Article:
Karel Teige was a hugely influential Czech graphic artist, writer and art critic. He was also a leading member of the Devětsil movement in the 1920s. He created around 100 magazine and book covers, recognisable for their vibrant colours, striking compositions, expressive type and geometric forms. (More on Teige’s contribution to design here.)
Takashi Kono’s beautiful posters combined a Bauhaus aesthetic with distinctly Japanese elements. The History of Graphic Design… showcases some of Kono’s work from the 1930s – designs that feel surprisingly modern despite the fact they are around 80 years old.
The Beggarstaff Brothers
The Beggarstaff Brothers’ work stands out for its simplicity. At a time when most posters and magazine covers featured intricate, Art Nouveau-style illustrations, J & W Beggarstaff (the pseudonym used by British artists James Pryde and William Nicholson) favoured sleek silhouettes. In an essay by Pryde quoted in the book, Pryde explains: “We decided that the silhouette treatment was best, and it had this advantage, that it had not been done before. Moreover, it was a very economical way of producing a poster for reproduction, for the tones were all flat.”
Kenneth De Haak’s advertising for the New York Times
The troubling rise of fake news has seen several papers launch campaigns promoting the importance of well-informed reporting (see this ad from February, this for the Telegraph and this for The Times and Sunday Times). So this ad, designed by Kenneth D. Haak for the New York Times in 1951, feels oddly topical.
Haak created a series of ads featuring the same simple and snappy message, ‘get all the news and get it right’. Art directed by George Krikorian and Louis Silverstein the campaign was launched in response to rising printing costs and aimed to increase the paper’s readership across the US. And over 60 years later, it still demands attention.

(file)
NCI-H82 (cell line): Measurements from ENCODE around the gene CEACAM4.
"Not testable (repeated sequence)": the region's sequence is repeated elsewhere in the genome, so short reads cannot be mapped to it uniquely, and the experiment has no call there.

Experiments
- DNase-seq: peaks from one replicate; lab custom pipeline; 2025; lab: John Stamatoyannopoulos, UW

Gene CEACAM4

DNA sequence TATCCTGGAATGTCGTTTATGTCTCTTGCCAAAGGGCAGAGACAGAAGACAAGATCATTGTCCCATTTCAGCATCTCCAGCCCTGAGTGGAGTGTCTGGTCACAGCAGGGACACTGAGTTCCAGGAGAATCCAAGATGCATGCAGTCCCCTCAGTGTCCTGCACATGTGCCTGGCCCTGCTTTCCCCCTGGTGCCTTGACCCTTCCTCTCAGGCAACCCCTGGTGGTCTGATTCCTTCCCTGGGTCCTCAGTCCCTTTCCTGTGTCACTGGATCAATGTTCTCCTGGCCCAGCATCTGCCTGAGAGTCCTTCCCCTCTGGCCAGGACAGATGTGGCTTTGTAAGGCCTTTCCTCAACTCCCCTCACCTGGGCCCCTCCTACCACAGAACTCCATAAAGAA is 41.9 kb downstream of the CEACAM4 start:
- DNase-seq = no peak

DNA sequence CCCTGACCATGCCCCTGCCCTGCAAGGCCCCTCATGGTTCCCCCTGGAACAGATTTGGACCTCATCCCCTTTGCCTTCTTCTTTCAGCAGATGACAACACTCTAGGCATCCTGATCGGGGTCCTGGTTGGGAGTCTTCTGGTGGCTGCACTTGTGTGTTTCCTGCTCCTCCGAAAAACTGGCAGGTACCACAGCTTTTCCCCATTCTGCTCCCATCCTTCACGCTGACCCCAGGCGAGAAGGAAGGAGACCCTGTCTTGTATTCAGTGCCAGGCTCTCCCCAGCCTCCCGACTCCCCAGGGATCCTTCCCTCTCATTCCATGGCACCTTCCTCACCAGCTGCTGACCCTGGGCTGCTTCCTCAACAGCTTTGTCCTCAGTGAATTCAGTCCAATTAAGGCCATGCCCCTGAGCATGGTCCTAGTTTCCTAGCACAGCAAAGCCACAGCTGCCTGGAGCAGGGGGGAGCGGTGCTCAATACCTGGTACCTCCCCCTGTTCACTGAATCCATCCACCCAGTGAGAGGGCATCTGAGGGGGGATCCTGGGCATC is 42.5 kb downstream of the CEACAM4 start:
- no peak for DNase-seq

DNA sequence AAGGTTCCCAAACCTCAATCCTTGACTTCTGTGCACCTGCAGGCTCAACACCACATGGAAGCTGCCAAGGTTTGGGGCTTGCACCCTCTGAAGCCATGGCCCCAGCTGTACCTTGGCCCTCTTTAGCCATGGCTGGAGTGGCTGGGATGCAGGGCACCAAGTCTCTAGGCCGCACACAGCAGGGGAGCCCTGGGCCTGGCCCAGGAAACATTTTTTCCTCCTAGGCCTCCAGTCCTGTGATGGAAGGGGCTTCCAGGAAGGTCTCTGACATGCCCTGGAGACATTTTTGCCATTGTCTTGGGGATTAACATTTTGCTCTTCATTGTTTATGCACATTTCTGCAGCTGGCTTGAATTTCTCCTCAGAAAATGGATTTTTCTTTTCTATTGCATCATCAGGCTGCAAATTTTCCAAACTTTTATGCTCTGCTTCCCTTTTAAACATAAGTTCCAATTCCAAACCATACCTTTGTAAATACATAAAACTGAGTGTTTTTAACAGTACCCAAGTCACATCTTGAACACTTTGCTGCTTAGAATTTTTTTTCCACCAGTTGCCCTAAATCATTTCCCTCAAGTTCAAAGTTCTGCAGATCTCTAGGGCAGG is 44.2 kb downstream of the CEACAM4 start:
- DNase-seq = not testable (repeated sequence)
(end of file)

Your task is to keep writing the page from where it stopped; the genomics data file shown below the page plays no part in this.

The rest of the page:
Container Corporation of America’s Great Ideas of Western Man campaign
The History of Graphic Design… features campaigns for some of the US and Europe’s best known brands. But one that particularly stands out is a set of posters created for the Container Corporation of America.
Founded in 1926, the Container Corporation of America manufactured corrugated boxes and owned shipping mills, factories and processing plants across the US. From 1950 to 1957 its founder Walter Paepcke and his wife Elizabeth commissioned some of the country’s finest graphic designers to create posters for the brand. Design greats including Otl Aicher, Paul Rand, Saul Bass, Alvin Lustig and Esther Louise Peck were asked to create a poster featuring a quote from a famous figure. The result is an innovative set of ads (art directed by Egbert Jacobson) with thought-provoking reflections on truth, democracy, justice and education.
It’s a great example of advertising that goes beyond promoting a product and is designed to make people stop and think.
The History of Graphic Design: Vol 1 1890 – 1959 is published by Taschen and costs £49.99. See taschen.com for details or to order a copy.